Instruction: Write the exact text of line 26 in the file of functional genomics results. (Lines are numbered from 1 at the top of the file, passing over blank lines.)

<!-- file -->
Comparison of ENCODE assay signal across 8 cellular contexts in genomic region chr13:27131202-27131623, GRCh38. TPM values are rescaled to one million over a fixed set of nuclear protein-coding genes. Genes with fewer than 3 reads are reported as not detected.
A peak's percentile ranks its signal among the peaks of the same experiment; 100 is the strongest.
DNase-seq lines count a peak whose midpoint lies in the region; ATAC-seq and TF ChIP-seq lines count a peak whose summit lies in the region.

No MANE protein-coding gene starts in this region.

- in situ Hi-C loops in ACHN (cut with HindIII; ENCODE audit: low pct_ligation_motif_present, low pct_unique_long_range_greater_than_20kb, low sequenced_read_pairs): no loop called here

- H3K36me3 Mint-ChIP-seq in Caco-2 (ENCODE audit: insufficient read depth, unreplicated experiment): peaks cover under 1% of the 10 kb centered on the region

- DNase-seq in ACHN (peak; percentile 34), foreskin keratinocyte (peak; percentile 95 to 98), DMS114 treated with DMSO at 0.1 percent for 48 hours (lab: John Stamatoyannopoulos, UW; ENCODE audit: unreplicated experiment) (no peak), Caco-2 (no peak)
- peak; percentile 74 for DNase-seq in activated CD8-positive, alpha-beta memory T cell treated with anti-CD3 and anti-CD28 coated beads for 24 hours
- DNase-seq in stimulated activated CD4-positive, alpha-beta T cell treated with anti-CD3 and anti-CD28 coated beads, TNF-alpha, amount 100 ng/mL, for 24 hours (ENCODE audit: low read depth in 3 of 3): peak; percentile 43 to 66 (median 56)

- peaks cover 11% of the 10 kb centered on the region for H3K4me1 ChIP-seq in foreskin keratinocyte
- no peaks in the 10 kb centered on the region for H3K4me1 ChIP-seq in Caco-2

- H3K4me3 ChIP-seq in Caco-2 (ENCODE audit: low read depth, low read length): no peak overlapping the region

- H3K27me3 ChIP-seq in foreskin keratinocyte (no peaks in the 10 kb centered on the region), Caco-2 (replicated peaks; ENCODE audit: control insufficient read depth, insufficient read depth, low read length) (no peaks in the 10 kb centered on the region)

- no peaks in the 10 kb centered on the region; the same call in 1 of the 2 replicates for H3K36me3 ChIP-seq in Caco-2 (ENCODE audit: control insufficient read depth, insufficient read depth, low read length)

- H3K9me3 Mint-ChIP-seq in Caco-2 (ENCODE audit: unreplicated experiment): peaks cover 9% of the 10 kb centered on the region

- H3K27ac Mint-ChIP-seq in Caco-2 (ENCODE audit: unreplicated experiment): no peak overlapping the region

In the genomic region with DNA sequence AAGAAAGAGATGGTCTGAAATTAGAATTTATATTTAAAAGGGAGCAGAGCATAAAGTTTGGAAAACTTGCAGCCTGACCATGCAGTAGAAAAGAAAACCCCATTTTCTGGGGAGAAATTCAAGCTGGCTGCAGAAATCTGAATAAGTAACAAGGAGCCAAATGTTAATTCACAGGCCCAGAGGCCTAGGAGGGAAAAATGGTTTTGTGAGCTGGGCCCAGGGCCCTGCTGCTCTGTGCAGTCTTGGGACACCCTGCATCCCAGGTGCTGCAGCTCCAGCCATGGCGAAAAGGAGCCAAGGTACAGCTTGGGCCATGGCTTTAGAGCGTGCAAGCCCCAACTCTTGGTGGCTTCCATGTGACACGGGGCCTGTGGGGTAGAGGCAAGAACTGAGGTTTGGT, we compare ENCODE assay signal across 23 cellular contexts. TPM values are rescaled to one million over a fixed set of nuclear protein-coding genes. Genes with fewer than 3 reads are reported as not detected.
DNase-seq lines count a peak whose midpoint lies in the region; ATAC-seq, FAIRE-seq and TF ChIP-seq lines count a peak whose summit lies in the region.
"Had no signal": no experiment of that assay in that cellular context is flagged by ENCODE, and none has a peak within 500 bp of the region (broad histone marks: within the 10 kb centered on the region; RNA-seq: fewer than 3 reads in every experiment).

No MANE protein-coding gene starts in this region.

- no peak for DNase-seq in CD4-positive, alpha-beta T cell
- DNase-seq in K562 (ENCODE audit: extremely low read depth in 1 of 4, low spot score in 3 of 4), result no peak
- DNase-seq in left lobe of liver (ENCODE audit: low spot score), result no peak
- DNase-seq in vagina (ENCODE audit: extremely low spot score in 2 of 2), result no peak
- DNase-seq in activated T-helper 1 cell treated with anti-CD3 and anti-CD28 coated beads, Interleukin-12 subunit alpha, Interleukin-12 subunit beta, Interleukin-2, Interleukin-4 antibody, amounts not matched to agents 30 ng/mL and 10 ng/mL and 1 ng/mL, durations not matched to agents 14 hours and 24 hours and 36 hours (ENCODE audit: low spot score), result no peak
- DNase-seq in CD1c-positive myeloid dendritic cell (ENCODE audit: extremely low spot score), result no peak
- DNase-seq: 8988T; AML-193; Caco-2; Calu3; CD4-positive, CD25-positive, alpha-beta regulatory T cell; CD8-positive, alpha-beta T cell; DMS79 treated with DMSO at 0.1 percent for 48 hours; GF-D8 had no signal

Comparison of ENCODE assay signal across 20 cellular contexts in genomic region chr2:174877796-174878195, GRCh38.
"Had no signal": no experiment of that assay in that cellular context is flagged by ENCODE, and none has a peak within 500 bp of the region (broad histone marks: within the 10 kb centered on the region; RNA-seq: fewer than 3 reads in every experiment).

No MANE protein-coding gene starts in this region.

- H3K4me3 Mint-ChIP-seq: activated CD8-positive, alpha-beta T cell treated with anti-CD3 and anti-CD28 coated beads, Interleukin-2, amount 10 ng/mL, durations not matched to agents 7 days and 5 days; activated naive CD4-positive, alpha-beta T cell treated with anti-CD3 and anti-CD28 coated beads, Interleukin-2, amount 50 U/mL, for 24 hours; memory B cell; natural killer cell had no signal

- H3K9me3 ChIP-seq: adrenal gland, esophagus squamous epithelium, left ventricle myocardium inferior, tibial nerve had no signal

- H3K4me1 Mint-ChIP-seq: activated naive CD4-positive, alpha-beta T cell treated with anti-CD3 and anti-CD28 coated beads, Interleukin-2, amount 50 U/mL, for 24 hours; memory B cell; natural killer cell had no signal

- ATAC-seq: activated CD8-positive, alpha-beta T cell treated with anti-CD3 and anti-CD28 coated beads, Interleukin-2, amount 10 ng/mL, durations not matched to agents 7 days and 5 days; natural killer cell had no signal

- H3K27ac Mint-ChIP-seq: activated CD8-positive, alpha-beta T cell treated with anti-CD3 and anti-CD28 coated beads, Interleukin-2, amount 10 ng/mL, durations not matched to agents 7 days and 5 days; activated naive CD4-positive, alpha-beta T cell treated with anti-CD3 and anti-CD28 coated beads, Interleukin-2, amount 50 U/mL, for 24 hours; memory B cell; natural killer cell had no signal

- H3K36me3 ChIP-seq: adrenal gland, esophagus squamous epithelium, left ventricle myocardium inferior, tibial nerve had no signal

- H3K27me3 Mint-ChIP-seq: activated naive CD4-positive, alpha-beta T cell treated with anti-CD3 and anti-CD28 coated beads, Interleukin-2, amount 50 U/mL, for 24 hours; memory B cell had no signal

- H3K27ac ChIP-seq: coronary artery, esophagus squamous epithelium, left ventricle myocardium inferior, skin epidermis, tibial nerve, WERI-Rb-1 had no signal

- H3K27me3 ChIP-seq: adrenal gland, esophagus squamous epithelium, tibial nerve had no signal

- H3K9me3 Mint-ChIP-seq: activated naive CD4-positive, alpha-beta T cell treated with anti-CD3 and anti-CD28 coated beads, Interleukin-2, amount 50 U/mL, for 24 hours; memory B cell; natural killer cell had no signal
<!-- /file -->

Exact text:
- DNase-seq in CD1c-positive myeloid dendritic cell (ENCODE audit: extremely low spot score), result no peak